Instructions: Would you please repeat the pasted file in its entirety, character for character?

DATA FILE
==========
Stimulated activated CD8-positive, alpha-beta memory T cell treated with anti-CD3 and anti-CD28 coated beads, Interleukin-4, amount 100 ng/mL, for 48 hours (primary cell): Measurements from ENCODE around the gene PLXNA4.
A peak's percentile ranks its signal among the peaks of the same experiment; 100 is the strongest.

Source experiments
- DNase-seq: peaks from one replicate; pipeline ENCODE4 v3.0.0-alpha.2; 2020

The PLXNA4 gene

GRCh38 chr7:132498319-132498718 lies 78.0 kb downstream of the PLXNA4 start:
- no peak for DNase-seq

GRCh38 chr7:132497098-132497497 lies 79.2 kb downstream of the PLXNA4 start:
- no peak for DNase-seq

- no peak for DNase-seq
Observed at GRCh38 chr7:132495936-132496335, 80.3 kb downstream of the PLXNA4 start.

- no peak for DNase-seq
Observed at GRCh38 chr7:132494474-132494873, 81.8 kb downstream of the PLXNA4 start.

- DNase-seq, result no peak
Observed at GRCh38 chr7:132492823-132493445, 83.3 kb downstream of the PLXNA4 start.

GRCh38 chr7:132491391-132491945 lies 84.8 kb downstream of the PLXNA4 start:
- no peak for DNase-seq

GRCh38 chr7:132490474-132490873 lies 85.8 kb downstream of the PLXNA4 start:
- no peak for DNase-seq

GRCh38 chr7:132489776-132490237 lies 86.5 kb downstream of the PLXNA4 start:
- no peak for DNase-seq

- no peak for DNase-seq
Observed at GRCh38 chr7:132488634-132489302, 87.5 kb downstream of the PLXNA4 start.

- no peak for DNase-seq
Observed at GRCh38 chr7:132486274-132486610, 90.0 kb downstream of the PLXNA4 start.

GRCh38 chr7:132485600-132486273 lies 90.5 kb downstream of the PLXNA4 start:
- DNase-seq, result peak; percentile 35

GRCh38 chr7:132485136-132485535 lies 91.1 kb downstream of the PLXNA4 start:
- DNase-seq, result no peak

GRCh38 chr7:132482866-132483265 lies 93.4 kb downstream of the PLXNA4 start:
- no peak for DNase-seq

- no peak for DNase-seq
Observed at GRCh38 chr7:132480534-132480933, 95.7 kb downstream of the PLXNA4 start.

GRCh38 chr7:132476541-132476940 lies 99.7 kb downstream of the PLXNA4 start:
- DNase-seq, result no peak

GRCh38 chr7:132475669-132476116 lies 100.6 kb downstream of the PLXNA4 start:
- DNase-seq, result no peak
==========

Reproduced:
Stimulated activated CD8-positive, alpha-beta memory T cell treated with anti-CD3 and anti-CD28 coated beads, Interleukin-4, amount 100 ng/mL, for 48 hours (primary cell): Measurements from ENCODE around the gene PLXNA4.
A peak's percentile ranks its signal among the peaks of the same experiment; 100 is the strongest.

Source experiments
- DNase-seq: peaks from one replicate; pipeline ENCODE4 v3.0.0-alpha.2; 2020

The PLXNA4 gene

GRCh38 chr7:132498319-132498718 lies 78.0 kb downstream of the PLXNA4 start:
- no peak for DNase-seq

GRCh38 chr7:132497098-132497497 lies 79.2 kb downstream of the PLXNA4 start:
- no peak for DNase-seq

- no peak for DNase-seq
Observed at GRCh38 chr7:132495936-132496335, 80.3 kb downstream of the PLXNA4 start.

- no peak for DNase-seq
Observed at GRCh38 chr7:132494474-132494873, 81.8 kb downstream of the PLXNA4 start.

- DNase-seq, result no peak
Observed at GRCh38 chr7:132492823-132493445, 83.3 kb downstream of the PLXNA4 start.

GRCh38 chr7:132491391-132491945 lies 84.8 kb downstream of the PLXNA4 start:
- no peak for DNase-seq

GRCh38 chr7:132490474-132490873 lies 85.8 kb downstream of the PLXNA4 start:
- no peak for DNase-seq

GRCh38 chr7:132489776-132490237 lies 86.5 kb downstream of the PLXNA4 start:
- no peak for DNase-seq

- no peak for DNase-seq
Observed at GRCh38 chr7:132488634-132489302, 87.5 kb downstream of the PLXNA4 start.

- no peak for DNase-seq
Observed at GRCh38 chr7:132486274-132486610, 90.0 kb downstream of the PLXNA4 start.

GRCh38 chr7:132485600-132486273 lies 90.5 kb downstream of the PLXNA4 start:
- DNase-seq, result peak; percentile 35

GRCh38 chr7:132485136-132485535 lies 91.1 kb downstream of the PLXNA4 start:
- DNase-seq, result no peak

GRCh38 chr7:132482866-132483265 lies 93.4 kb downstream of the PLXNA4 start:
- no peak for DNase-seq

- no peak for DNase-seq
Observed at GRCh38 chr7:132480534-132480933, 95.7 kb downstream of the PLXNA4 start.

GRCh38 chr7:132476541-132476940 lies 99.7 kb downstream of the PLXNA4 start:
- DNase-seq, result no peak

GRCh38 chr7:132475669-132476116 lies 100.6 kb downstream of the PLXNA4 start:
- DNase-seq, result no peak